A speech language pathologist explains how Milo and robots4autism helped make her district’s approach to social skills instruction more systematic and effective.
A few years ago, the Blairsville-Saltsburg School District was looking for tools to help them deliver more systematic, comprehensive, and all-encompassing social skills instruction for students with autism spectrum disorders (ASD).
At the time, if a student caused a disruption in math class, for example, their teacher would let special education staff know and they would pull them out that day or later in the week for a session to talk about the situation. They would go over what the student had done and suggest different options for similar situations in the future. In trying to help those students improve their social skills in the school setting, the staff was going from moment to moment and reacting to student behaviors more than they wanted to.
When the Director of Special Education, Regina Geesey, suggested that the district explore adopting a robot to help deliver social and emotional learning, the staff was all ears. Now, nearly three years after they introduced Milo to their students, staff members say it’s hard to imagine life in the district without him.
Milo in Practice
“With our younger students, we focus on building social skills in smaller groups and in one-on-one instruction, often involving Milo,” says Heather Kress, a speech language pathologist with the district. “Many of our students are working their way through Milo’s curriculum from beginning to end, while others may only work with him to address topics and skills they need particular help with.”
Informed by each student’s IEP goals, Kress says she introduces the topic, talks to her students about it, then runs one of Milo’s lessons, which they either discuss together and do some role-playing or dive straight into robots4autism’s practice modules, where students can answer questions. From there, they may do more role-playing, offer praise, or use some visuals to reinforce the concepts.
In the higher grades, the district has incorporated Milo into life-skills instruction. With this group of students, who are mostly in middle school with some high school students, they focus on whole-group instruction. “We begin with group discussions, then we do some role-playing with the whole group and have students take on different roles for greetings and leavetaking, for example,” says Kress. “We’ll practice the directions that Milo gives, such as ‘look, turn, offer a greeting,’ or ‘look, smile, and say hi.’”
“We also pull social scripts in and make videos as part of the process with our older students, which has been really fun,” adds Kress. “After wrapping up greetings and leave-taking, for example, we started working on various social scripts where students have to interact with each other to invite a friend over to their house. We use the tools and ideas that Milo gave them, and then apply them to situations relevant to their lives, whether real or fabricated for therapy.”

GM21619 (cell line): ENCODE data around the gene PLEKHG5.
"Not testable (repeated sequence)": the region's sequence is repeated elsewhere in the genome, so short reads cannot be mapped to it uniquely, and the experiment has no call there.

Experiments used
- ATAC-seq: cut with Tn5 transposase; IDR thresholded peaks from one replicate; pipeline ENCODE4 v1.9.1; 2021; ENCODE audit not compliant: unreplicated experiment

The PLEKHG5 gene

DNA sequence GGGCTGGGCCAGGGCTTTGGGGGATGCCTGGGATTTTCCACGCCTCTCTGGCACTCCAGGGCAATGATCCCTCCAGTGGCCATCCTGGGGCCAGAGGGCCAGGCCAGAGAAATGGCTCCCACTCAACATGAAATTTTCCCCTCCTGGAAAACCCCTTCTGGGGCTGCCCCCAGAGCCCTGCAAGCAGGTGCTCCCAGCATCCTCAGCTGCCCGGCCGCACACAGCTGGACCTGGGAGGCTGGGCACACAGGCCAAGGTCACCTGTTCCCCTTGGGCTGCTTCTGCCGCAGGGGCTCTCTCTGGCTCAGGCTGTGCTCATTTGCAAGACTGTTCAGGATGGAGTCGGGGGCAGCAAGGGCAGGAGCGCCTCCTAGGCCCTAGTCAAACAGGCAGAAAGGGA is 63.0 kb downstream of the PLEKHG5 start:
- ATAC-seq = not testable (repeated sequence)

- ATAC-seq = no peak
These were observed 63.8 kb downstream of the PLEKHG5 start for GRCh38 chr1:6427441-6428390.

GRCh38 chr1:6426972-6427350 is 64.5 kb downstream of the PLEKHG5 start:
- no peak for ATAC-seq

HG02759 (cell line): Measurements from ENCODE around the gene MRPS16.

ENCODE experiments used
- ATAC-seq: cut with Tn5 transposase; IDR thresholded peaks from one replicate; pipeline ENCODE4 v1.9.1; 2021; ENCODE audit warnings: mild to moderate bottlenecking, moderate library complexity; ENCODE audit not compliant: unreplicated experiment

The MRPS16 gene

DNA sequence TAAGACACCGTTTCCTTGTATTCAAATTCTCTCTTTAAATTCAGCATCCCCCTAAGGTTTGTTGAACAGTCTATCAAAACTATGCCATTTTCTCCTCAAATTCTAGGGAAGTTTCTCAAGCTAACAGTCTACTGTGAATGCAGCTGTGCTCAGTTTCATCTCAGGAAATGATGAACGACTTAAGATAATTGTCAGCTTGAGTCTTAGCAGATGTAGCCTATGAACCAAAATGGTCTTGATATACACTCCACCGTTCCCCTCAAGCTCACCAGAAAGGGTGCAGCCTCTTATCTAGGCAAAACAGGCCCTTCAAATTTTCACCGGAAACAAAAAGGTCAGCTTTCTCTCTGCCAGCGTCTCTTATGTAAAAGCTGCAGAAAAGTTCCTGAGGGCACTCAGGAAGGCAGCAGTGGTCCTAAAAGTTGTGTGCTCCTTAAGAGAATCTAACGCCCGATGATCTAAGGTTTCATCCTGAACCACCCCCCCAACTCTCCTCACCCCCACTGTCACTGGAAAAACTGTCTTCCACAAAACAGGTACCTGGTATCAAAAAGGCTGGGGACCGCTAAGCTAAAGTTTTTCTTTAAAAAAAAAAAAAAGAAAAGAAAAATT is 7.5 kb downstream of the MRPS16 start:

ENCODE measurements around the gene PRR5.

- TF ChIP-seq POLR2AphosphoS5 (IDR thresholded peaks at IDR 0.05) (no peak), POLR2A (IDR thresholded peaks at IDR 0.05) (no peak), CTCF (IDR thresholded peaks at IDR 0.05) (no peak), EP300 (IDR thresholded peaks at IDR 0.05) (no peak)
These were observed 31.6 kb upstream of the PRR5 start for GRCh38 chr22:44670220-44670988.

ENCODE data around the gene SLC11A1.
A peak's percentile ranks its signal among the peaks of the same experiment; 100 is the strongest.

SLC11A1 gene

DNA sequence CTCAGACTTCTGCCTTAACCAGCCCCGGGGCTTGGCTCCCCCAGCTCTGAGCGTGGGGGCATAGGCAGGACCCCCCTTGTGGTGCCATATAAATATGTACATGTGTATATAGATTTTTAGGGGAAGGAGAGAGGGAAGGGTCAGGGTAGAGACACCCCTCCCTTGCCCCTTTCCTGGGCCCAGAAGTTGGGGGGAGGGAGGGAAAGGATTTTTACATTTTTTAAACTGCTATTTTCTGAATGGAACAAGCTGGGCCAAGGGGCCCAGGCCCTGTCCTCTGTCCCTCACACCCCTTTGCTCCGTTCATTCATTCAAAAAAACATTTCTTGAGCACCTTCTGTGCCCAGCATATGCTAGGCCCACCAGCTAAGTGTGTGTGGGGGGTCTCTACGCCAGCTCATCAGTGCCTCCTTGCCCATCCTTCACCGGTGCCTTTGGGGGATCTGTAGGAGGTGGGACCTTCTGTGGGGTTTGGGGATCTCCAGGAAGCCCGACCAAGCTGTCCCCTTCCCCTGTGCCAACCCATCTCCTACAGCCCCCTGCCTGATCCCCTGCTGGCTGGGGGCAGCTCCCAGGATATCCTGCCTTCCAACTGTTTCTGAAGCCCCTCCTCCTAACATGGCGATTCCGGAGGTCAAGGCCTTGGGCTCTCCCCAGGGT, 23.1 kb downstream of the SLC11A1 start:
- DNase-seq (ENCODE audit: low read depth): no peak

District middle school students have embraced Milo as a tool, and their social skills acquisition has taken off since adopting him, according to staff. Students really enjoy the lessons, and are very in tune whenever he’s speaking.
“We’re seeing significant improvements every day with generalizing of targeted behaviors,” Kress says. “For example, our students are regularly greeting us now, with much better eye contact than before. They’re also having more reciprocal conversations, and seeing that kind of transference of skills to human-to-human interaction is really exciting.”
Kress points to one student in particular who has been using Milo’s strategies outside of lessons. Milo teaches tactics such as seeking to destress by counting to 10 or using other strategies when they’re frustrated or find a situation stressful. After having gone through those lessons, Kress said she’s seen this student actually use those in the classroom without any prompting.
“Milo and these skills we’re working on with him fulfill such an important part of what we understand success to be for these students, and not only in school, but also in their personal lives,” says Kress. “It is incredibly important to us to prepare our students for life after school, so we focus on career readiness. The primary goals of many of our students are to work independently and be able to communicate with others, problem-solve situations, deal with uncertainty, be a team player, and just generally be ready to interact in any situation that is not concrete.”
Milo fits into that larger goal of independence by helping students work through that curriculum and develop those skills. Their social skills need to go far deeper than simply talking to someone about how their day is going, and the whole program helps them dig into the depth of that.
“Before adopting Milo, we didn’t have a structured or systematic approach,” says Kress. “These days, with Milo and his supporting curriculum on the team, we’re following a systematic sequence of instruction. Our approach is much more proactive than previously, and it’s been amazing how well the students take to the technology. They’re always interested and excited to work with Milo, even the older students.”
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